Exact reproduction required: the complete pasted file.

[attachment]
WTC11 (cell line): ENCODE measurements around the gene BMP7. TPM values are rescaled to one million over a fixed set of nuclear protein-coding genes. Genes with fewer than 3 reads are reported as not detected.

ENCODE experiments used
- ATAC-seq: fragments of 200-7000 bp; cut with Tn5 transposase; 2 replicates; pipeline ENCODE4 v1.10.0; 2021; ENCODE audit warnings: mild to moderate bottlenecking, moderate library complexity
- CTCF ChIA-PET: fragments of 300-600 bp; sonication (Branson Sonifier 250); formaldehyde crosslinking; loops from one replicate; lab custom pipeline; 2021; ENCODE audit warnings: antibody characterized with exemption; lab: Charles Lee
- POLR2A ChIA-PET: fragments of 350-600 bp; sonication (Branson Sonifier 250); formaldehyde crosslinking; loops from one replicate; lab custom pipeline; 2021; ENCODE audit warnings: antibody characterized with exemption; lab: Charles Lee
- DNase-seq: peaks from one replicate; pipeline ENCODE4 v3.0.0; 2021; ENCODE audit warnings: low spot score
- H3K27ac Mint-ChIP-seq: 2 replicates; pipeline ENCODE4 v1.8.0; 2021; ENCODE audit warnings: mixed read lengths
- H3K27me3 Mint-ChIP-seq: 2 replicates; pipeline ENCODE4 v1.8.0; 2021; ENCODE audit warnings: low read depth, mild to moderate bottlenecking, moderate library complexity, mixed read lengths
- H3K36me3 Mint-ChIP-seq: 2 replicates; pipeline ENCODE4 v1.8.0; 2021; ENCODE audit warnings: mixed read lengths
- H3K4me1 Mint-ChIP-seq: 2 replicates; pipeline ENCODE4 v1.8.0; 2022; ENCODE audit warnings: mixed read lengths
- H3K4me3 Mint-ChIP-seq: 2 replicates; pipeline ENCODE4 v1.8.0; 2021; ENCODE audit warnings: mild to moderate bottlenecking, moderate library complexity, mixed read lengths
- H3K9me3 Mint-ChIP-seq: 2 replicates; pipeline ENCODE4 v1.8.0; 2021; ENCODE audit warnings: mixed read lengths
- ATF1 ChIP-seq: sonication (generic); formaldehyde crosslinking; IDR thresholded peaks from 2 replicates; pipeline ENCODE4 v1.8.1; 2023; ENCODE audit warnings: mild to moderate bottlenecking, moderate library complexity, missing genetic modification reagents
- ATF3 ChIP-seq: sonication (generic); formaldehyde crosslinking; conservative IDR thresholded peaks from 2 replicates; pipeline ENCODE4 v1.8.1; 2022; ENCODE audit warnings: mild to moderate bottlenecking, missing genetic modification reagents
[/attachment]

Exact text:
WTC11 (cell line): ENCODE measurements around the gene BMP7. TPM values are rescaled to one million over a fixed set of nuclear protein-coding genes. Genes with fewer than 3 reads are reported as not detected.

ENCODE experiments used
- ATAC-seq: fragments of 200-7000 bp; cut with Tn5 transposase; 2 replicates; pipeline ENCODE4 v1.10.0; 2021; ENCODE audit warnings: mild to moderate bottlenecking, moderate library complexity
- CTCF ChIA-PET: fragments of 300-600 bp; sonication (Branson Sonifier 250); formaldehyde crosslinking; loops from one replicate; lab custom pipeline; 2021; ENCODE audit warnings: antibody characterized with exemption; lab: Charles Lee
- POLR2A ChIA-PET: fragments of 350-600 bp; sonication (Branson Sonifier 250); formaldehyde crosslinking; loops from one replicate; lab custom pipeline; 2021; ENCODE audit warnings: antibody characterized with exemption; lab: Charles Lee
- DNase-seq: peaks from one replicate; pipeline ENCODE4 v3.0.0; 2021; ENCODE audit warnings: low spot score
- H3K27ac Mint-ChIP-seq: 2 replicates; pipeline ENCODE4 v1.8.0; 2021; ENCODE audit warnings: mixed read lengths
- H3K27me3 Mint-ChIP-seq: 2 replicates; pipeline ENCODE4 v1.8.0; 2021; ENCODE audit warnings: low read depth, mild to moderate bottlenecking, moderate library complexity, mixed read lengths
- H3K36me3 Mint-ChIP-seq: 2 replicates; pipeline ENCODE4 v1.8.0; 2021; ENCODE audit warnings: mixed read lengths
- H3K4me1 Mint-ChIP-seq: 2 replicates; pipeline ENCODE4 v1.8.0; 2022; ENCODE audit warnings: mixed read lengths
- H3K4me3 Mint-ChIP-seq: 2 replicates; pipeline ENCODE4 v1.8.0; 2021; ENCODE audit warnings: mild to moderate bottlenecking, moderate library complexity, mixed read lengths
- H3K9me3 Mint-ChIP-seq: 2 replicates; pipeline ENCODE4 v1.8.0; 2021; ENCODE audit warnings: mixed read lengths
- ATF1 ChIP-seq: sonication (generic); formaldehyde crosslinking; IDR thresholded peaks from 2 replicates; pipeline ENCODE4 v1.8.1; 2023; ENCODE audit warnings: mild to moderate bottlenecking, moderate library complexity, missing genetic modification reagents
- ATF3 ChIP-seq: sonication (generic); formaldehyde crosslinking; conservative IDR thresholded peaks from 2 replicates; pipeline ENCODE4 v1.8.1; 2022; ENCODE audit warnings: mild to moderate bottlenecking, missing genetic modification reagents